Jennifer Strange, the narrator of Jasper Fforde’s fun-filled fantasy fable, was one of the lucky ones.

[Read More]

Fri
Apr 4 2014 1:00pm

Ava Lavender’s family has a history of tragic love stories. Her great-grandmother, Maman; grandmother, Emilienne; and mother, Viviane’s stories are all told through this generational saga exploring themes of love and love lost.

And then there is Ava, the girl born with wings, where the story truly takes shape. The Strange and Beautiful Sorrows of Ava Lavender is magical realism at its best.

[Read More]

Mon
Mar 31 2014 5:00pm

Welcome to the YA Roundup, the best source of movie news, bookish gossip, new releases and cover reveals from the YA genre.

This week is all about book-to-film adaptations: If I Stay, Paper Towns, Fantastic Beasts and Where to Find them, Petals on the Wind, and sadly, no more Percy Jackson films. We won’t judge you if you cry. Also, Divergent is kicking ass in book sales. Hazzah!

[Read More]

Wed
Mar 26 2014 7:30am

Welcome back to the British Genre Fiction Focus, Tor.com’s regular round-up of book news from the United Kingdom’s thriving speculative fiction industry.

This week in the business, the Tolkien estate has reached a deal with HarperCollins to publish the grandfather of fantasy’s take on Beowulf, whilst Hodder & Stoughton has set about rescuing Quercus. What does it cost to buy a publisher this close to going under, one wonders?

Later on, Abercrombie readers rejoice, for Half a King is nearly here! And even without the fancy foils and finishes the author promises, the recently released cover art looks lovely.

[Read More]

Thu
Mar 20 2014 5:00pm

Black Dog Rachel Neumeier

If ever you’re looking to blur the lines between adult and young adult fantasy, look no further than the enigmatic Rachel Neumeier. With a volume of work that can never quite be pinned down neatly into one category and with stories more complex than could be conveyed in any blurb, Neumeier strikes a unique balance between the worlds of children and adults.

Her work is, quite frankly, magical.

[Read More]

Wed
Mar 19 2014 7:30am

Folio Prize

Welcome back to the British Genre Fiction Focus, Tor.com’s regular round-up of book news from the United Kingdom’s thriving speculative fiction industry.

I was AFK last week, celebrating my thirtieth birthday, so there’s lots to talk about today, beginning with the question alluded to in the header: is British writing in decline? Say it ain’t so! Alas, a leading academic believes exactly that.

Later on, join me in riding the Red Eye by way of a new fiction list which promises to satisfy the same itch Point Horror did, then in Cover Art Corner, a look at Smiler’s Fair—the first secondary-world epic fantasy Hodder has ever published—and our first peek at Charlaine Harris’ new series.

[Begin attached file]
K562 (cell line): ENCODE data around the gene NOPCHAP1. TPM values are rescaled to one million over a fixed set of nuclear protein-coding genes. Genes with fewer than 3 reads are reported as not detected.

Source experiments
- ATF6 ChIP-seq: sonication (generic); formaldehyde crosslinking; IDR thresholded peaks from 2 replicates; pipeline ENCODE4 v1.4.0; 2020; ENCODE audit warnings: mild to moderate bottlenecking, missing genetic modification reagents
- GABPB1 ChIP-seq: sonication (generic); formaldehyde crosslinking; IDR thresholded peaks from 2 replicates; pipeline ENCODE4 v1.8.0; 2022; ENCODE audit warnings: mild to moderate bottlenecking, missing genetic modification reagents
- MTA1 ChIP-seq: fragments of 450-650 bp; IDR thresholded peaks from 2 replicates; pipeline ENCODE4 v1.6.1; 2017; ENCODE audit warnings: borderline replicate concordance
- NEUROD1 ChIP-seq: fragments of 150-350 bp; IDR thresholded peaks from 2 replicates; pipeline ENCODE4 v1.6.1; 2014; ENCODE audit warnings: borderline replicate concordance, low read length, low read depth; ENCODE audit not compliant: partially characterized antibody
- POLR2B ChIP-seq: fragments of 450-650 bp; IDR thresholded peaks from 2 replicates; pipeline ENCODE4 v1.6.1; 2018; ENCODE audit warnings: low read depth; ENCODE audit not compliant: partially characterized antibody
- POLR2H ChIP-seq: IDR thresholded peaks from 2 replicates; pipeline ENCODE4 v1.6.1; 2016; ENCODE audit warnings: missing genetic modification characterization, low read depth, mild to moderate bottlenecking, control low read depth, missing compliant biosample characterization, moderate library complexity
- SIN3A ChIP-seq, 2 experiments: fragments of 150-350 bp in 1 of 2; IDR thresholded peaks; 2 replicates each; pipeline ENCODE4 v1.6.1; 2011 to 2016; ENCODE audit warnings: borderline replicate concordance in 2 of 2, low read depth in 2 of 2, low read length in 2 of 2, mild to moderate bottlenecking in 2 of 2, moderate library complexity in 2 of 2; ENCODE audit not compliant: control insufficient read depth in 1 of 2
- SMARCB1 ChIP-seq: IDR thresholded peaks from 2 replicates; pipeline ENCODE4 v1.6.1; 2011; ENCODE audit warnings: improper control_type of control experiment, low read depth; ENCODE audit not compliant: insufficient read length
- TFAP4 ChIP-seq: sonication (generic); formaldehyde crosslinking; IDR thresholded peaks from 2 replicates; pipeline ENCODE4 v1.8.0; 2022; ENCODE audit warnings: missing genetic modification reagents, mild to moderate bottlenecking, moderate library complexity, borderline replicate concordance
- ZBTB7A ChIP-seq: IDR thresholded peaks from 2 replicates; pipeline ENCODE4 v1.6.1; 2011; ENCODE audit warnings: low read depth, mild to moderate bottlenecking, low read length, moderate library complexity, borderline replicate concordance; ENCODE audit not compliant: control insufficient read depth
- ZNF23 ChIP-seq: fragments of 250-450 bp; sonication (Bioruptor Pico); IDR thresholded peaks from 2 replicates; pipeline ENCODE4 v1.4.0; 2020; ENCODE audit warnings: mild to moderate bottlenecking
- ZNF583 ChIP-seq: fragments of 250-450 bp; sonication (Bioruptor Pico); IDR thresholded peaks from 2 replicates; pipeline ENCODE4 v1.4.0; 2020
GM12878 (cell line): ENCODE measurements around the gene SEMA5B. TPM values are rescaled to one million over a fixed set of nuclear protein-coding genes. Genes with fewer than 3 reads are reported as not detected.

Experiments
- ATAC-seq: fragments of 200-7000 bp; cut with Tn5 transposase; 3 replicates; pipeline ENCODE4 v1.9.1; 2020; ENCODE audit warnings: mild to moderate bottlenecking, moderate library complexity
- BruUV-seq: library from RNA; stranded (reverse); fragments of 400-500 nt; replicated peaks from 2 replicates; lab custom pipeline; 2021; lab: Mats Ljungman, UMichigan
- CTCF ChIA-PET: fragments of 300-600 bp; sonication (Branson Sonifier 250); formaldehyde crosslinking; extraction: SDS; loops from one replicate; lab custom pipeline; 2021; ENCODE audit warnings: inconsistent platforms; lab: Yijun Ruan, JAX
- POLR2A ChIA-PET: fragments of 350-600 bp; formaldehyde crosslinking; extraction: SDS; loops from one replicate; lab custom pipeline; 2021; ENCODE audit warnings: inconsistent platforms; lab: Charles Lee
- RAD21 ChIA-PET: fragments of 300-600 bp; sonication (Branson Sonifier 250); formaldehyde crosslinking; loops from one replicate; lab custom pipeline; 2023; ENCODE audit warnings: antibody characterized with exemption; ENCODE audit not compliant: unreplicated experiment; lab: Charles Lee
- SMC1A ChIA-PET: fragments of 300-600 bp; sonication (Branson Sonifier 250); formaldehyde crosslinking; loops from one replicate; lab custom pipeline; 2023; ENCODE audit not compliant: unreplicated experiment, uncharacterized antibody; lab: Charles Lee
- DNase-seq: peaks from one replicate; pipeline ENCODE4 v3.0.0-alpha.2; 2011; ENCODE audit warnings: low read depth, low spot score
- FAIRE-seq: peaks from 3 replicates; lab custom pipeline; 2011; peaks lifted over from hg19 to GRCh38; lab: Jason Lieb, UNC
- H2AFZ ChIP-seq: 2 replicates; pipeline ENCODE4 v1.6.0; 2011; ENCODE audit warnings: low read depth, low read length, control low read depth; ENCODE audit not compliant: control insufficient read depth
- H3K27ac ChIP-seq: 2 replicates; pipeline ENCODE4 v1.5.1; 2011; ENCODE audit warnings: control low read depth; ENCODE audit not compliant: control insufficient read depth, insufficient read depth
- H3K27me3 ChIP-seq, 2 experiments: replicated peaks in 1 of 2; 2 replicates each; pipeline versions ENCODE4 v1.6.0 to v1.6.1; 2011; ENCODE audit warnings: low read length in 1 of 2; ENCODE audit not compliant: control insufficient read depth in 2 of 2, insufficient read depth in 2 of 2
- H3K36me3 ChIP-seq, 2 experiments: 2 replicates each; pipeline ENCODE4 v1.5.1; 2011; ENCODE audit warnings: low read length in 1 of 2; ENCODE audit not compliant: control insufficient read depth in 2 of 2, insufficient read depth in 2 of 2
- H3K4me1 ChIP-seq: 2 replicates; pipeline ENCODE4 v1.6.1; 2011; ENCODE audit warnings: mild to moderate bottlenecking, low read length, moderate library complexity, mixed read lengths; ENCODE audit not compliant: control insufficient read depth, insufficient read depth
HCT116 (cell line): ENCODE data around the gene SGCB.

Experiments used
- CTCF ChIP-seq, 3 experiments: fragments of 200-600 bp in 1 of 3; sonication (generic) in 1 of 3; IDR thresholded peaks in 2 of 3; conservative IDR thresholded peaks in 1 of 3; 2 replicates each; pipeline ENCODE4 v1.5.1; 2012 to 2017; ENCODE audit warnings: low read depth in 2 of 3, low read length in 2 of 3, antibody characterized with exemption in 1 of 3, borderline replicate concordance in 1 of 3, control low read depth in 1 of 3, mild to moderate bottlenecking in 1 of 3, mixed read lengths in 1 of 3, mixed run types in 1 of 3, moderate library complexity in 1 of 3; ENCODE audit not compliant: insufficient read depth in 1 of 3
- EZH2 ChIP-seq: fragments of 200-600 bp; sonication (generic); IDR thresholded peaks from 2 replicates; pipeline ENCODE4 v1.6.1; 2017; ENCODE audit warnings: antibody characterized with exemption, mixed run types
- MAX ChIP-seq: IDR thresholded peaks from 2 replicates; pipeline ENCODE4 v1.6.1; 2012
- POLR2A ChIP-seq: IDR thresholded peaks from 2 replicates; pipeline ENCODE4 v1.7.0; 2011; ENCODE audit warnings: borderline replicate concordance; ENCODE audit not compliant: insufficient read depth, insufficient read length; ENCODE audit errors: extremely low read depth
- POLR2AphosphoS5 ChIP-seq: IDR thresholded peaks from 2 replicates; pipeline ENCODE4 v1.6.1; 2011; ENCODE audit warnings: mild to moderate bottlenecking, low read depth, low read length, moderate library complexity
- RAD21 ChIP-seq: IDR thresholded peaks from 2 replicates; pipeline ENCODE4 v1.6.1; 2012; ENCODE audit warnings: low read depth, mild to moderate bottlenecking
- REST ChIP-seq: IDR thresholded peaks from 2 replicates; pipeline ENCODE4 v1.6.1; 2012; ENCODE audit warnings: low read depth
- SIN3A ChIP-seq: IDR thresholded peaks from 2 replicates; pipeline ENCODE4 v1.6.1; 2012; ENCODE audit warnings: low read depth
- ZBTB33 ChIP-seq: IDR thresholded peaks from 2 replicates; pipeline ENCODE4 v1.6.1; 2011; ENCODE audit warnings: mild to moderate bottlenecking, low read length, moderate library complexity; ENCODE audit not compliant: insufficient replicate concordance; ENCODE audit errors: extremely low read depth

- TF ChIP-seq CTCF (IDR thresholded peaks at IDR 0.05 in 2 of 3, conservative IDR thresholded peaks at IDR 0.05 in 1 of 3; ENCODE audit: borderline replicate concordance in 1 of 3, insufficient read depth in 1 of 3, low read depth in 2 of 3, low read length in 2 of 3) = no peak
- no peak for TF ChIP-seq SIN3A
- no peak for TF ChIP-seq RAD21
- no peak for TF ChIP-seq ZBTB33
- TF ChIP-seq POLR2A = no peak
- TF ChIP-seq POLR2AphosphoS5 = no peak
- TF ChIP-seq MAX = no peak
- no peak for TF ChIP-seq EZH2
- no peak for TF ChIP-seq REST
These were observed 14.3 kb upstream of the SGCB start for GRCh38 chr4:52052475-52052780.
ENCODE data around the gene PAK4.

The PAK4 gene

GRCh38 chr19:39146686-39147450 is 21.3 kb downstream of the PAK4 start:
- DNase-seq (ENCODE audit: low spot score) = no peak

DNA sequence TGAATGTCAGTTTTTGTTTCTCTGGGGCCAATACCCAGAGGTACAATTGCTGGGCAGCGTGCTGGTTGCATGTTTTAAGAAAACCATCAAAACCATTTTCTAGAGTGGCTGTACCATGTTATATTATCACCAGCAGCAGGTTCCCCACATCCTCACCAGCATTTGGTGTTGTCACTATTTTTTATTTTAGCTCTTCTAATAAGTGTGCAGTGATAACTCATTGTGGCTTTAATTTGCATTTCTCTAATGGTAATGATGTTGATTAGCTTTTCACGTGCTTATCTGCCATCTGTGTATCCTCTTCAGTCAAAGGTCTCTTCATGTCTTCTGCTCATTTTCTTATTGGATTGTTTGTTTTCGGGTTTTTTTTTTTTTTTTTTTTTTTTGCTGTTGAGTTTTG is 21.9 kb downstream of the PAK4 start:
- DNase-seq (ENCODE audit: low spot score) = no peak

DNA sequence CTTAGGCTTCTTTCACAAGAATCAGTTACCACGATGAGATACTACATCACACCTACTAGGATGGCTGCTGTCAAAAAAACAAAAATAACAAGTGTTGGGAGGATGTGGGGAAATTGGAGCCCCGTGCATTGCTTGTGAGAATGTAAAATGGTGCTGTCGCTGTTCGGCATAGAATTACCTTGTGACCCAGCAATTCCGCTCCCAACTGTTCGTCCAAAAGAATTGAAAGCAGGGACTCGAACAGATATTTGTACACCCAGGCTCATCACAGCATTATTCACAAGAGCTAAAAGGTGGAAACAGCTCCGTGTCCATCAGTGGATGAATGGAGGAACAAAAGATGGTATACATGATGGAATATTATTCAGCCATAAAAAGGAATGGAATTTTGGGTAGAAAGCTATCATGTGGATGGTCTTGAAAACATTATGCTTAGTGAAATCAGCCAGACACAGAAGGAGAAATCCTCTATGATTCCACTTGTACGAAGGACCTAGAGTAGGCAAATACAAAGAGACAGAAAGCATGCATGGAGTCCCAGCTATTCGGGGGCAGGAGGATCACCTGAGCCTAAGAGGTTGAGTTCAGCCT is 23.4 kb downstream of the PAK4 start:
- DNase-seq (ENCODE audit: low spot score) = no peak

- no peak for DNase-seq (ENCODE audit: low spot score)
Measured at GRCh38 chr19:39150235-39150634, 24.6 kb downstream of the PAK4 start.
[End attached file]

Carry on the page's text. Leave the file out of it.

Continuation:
[Read More]

Wed
Mar 12 2014 10:00am

Half Bad Sally Green Sally Green’s Half Bad is the perfect novel for inspiring one to despise all of humanity or fall onto the ground and weep pathetically. Needless to say, it is an excellent book.

In a world of covert witches, there are the white witches and the black witches. Then there’s Nathan, half white and half black, struggling to figure out whether he’s good, bad or somewhere in between under the increasingly observant White council scrutiny. As Nathan grows, he starts to learn that maybe the world is a little less white and black than the council would like everyone to believe.

Nathan, the protagonist and narrator, has a deadpan, muted voice. It is almost entirely void of drama and emotion as he states events bluntly and without ceremony as if they can’t truly touch him. This works perfectly for the novel, because it shields the reader from feeling too much of the horrors that occur in the story.

[Read More]

Tue
Mar 11 2014 9:00am
Original Story

“Nothing to Fear” is an episode inspired by The Rule of Three, the opening novel in Eric Walter’s trilogy of the same name about the terrifying challenges faced by an ordinary suburban kid, his family, and his neighbors, in the first days and weeks and months after a viral catastrophe causes the world to go dark. Sixteen-year-old Adam Daley is taking his girlfriend, Lori, on a picnic in his homemade ultralight aircraft—one of the few computer-free machines that still works. He wants to celebrate a surprise anniversary only he knows about (the first time he saw her at a junior high basketball game). But soon, this attempt at a normal date away from the fortified safety of their neighborhood feels increasingly risky. As their gripping misadventure unfolds, it is a reminder for Adam and Lori that there is nothing in particular for them to be afraid of, because in their world there is everything to fear.

This short story was acquired and edited for Tor.com by MacKids editor Wes Adams.